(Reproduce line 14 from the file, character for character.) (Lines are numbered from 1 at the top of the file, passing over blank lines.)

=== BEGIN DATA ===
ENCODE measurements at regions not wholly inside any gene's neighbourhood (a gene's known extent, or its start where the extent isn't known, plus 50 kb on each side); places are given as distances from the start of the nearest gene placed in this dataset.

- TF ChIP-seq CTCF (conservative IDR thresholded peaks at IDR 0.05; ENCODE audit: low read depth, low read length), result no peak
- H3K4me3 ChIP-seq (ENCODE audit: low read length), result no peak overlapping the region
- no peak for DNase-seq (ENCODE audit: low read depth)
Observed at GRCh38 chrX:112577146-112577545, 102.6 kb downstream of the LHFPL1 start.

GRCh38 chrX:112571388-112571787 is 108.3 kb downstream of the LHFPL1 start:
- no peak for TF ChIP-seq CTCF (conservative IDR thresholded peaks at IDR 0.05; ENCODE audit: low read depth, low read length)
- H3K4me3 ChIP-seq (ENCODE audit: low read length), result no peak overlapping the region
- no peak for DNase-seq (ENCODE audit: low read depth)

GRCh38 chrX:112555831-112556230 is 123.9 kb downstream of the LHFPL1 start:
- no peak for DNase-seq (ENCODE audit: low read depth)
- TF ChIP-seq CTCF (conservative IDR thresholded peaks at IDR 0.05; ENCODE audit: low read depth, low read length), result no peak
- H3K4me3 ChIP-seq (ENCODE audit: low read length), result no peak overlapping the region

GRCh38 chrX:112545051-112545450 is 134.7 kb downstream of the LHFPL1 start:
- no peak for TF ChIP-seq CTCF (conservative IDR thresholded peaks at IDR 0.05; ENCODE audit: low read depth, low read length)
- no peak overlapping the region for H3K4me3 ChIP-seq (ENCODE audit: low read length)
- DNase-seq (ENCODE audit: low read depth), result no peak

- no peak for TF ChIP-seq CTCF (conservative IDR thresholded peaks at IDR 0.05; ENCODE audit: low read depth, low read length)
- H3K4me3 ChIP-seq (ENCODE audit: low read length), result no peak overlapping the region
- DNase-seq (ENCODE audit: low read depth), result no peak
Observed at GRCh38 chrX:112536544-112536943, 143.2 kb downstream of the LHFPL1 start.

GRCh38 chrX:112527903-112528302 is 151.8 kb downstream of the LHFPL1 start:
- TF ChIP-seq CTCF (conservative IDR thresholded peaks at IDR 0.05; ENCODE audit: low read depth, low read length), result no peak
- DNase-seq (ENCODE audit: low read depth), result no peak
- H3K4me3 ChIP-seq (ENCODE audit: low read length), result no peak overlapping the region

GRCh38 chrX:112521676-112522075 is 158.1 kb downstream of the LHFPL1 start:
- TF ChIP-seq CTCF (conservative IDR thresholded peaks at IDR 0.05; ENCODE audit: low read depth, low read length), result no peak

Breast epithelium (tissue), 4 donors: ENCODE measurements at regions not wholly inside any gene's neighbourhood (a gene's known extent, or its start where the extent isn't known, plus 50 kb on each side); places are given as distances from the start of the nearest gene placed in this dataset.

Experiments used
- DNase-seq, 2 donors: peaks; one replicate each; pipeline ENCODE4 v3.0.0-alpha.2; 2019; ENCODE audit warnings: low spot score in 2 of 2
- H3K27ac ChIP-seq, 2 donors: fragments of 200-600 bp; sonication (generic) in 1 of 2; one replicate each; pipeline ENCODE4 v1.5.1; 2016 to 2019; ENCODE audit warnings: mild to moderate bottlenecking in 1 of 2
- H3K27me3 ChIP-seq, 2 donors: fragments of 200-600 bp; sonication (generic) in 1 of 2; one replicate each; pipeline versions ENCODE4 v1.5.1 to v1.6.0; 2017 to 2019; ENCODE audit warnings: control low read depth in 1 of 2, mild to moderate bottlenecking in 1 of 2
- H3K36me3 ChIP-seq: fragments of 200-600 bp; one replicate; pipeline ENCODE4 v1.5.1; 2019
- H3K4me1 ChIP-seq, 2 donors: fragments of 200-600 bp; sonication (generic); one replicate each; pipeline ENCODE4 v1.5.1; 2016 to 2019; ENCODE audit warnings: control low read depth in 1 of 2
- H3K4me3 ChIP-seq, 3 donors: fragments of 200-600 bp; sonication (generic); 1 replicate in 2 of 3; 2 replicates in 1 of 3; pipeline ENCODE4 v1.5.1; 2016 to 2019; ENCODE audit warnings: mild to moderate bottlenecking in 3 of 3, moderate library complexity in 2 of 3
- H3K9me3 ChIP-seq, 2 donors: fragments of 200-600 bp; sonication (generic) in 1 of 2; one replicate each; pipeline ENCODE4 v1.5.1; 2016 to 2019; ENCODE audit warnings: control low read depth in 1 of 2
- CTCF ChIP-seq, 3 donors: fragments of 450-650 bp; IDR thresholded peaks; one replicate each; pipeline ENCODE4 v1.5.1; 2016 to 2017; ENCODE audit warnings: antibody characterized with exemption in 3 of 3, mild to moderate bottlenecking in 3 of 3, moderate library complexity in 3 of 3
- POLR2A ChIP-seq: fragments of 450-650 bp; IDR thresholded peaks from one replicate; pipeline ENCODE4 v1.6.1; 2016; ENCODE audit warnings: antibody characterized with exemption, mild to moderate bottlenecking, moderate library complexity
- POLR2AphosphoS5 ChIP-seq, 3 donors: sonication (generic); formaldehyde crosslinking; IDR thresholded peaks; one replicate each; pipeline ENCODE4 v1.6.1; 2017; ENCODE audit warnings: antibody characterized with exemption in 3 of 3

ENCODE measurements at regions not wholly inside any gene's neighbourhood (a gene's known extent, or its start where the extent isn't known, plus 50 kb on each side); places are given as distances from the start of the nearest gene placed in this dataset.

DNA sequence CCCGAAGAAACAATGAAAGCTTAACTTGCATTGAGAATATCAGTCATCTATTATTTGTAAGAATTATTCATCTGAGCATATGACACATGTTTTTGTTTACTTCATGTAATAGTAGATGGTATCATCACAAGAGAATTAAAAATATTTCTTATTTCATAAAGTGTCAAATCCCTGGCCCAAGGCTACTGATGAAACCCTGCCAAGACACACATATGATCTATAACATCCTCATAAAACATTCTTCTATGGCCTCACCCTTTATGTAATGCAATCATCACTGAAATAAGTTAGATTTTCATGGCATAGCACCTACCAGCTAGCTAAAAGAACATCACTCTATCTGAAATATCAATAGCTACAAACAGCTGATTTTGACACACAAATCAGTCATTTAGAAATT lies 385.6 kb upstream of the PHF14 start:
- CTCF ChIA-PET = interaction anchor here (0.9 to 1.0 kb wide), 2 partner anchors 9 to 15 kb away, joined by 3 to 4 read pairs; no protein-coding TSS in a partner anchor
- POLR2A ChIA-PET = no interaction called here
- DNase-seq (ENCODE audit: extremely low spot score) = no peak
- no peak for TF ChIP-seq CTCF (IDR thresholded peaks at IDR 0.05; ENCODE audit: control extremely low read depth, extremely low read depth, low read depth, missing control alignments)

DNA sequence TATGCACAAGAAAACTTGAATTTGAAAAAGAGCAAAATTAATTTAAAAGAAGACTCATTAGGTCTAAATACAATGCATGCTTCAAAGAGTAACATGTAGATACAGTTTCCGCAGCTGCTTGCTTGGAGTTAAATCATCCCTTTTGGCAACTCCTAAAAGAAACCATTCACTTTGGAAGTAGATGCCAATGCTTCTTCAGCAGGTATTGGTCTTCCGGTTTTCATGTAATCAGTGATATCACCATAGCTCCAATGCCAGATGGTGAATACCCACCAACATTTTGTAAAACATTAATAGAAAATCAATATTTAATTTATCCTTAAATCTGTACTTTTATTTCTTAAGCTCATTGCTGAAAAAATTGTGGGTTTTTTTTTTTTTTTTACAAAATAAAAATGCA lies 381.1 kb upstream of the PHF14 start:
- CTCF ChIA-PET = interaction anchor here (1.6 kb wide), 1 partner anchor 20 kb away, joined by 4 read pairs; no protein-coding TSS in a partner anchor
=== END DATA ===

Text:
GRCh38 chrX:112545051-112545450 is 134.7 kb downstream of the LHFPL1 start: